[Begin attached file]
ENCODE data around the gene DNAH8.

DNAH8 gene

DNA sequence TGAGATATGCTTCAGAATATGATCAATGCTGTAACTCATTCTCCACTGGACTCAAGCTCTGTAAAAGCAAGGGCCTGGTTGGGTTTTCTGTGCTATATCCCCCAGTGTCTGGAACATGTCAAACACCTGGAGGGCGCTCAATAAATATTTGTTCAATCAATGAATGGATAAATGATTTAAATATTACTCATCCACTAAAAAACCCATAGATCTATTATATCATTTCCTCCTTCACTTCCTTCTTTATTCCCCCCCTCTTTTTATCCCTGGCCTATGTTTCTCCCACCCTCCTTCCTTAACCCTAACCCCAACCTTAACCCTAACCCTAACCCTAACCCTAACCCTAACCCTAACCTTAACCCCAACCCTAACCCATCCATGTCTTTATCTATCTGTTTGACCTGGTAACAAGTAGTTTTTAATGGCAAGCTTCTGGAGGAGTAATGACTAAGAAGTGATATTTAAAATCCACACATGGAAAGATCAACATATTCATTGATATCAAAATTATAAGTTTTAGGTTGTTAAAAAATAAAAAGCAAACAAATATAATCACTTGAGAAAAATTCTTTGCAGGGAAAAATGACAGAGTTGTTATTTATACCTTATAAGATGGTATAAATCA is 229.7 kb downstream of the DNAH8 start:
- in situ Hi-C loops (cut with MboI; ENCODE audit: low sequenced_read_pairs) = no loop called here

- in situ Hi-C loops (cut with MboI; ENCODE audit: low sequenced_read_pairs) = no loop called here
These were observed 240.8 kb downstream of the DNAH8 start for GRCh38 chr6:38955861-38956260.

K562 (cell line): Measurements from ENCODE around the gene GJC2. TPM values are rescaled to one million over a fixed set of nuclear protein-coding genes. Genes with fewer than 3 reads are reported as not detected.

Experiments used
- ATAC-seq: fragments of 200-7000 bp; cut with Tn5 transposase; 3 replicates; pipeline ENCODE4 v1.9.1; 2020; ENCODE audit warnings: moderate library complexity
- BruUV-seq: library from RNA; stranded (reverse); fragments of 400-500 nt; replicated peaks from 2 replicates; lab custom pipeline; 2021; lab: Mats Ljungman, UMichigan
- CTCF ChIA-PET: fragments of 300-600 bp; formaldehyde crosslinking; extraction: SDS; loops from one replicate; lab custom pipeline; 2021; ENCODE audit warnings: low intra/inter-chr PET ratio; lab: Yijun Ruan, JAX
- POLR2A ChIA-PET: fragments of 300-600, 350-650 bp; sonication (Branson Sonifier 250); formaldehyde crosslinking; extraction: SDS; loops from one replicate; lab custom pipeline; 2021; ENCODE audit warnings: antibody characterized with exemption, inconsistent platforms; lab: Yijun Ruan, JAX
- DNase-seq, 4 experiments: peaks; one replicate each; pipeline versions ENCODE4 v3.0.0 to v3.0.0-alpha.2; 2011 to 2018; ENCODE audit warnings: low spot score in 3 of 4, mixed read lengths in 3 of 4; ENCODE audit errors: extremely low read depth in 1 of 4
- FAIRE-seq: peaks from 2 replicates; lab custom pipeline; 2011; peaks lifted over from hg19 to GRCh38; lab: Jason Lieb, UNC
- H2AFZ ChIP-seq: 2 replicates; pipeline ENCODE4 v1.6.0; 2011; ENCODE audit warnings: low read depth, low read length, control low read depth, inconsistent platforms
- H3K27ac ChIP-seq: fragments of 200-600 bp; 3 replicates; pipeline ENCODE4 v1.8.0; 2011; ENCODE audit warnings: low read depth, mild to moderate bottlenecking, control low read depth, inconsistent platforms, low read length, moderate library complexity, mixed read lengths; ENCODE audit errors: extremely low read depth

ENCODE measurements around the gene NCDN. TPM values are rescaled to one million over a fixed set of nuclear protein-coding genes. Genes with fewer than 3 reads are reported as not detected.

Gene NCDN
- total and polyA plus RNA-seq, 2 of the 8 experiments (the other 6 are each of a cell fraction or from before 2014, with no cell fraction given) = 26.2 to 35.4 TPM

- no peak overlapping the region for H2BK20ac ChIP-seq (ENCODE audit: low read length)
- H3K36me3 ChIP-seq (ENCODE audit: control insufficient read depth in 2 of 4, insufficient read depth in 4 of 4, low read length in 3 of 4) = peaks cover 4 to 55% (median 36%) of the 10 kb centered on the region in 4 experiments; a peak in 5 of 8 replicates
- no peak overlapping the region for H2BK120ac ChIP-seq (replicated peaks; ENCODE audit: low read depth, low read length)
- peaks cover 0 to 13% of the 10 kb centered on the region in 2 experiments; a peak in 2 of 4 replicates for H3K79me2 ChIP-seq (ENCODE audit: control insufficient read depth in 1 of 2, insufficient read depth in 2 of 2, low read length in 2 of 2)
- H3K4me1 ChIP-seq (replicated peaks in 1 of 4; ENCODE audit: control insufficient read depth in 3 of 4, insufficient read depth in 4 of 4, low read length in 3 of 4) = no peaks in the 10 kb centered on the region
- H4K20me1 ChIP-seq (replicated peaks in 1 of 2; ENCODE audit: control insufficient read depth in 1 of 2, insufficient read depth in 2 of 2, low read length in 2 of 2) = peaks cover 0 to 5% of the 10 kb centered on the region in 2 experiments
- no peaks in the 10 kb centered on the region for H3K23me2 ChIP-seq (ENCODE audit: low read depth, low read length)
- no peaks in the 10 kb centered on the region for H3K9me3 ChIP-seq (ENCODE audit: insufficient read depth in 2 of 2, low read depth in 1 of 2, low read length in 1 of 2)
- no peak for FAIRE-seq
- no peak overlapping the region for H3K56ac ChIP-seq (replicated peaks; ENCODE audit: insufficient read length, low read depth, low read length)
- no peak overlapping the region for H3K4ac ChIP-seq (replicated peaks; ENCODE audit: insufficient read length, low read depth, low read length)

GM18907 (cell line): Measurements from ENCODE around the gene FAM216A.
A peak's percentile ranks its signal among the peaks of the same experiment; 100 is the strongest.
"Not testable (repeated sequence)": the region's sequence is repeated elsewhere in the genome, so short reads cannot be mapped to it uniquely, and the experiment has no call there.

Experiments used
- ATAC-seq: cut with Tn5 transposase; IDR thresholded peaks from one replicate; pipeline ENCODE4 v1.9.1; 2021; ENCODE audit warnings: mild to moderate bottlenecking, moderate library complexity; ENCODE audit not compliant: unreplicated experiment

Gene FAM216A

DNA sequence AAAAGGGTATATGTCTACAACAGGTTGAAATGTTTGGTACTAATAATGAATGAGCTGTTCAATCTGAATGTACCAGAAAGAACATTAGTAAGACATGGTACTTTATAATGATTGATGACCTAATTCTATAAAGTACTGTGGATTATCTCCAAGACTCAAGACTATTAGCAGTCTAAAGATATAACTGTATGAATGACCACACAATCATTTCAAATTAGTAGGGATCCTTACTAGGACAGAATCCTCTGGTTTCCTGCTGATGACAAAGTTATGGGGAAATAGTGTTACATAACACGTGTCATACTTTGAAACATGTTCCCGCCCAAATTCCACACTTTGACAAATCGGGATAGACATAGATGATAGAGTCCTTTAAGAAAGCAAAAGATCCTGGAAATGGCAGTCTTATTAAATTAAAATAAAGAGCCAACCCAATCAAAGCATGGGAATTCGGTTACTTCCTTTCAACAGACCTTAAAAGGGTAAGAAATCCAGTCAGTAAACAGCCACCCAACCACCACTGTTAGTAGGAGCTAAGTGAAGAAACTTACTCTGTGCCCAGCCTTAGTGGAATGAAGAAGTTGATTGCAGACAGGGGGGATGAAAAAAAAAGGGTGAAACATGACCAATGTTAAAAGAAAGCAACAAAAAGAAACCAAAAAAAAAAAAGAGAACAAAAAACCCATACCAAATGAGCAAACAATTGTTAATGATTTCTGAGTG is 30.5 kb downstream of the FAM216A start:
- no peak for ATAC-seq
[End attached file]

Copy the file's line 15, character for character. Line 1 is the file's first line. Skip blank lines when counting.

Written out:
- H2AFZ ChIP-seq: 2 replicates; pipeline ENCODE4 v1.6.0; 2011; ENCODE audit warnings: low read depth, low read length, control low read depth, inconsistent platforms